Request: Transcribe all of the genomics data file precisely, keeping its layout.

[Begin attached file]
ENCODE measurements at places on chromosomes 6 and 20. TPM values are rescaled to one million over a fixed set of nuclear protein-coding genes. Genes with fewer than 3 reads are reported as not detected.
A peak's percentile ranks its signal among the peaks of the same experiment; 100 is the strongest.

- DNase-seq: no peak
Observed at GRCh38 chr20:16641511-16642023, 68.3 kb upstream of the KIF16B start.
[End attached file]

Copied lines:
ENCODE measurements at places on chromosomes 6 and 20. TPM values are rescaled to one million over a fixed set of nuclear protein-coding genes. Genes with fewer than 3 reads are reported as not detected.
A peak's percentile ranks its signal among the peaks of the same experiment; 100 is the strongest.

- DNase-seq: no peak
Observed at GRCh38 chr20:16641511-16642023, 68.3 kb upstream of the KIF16B start.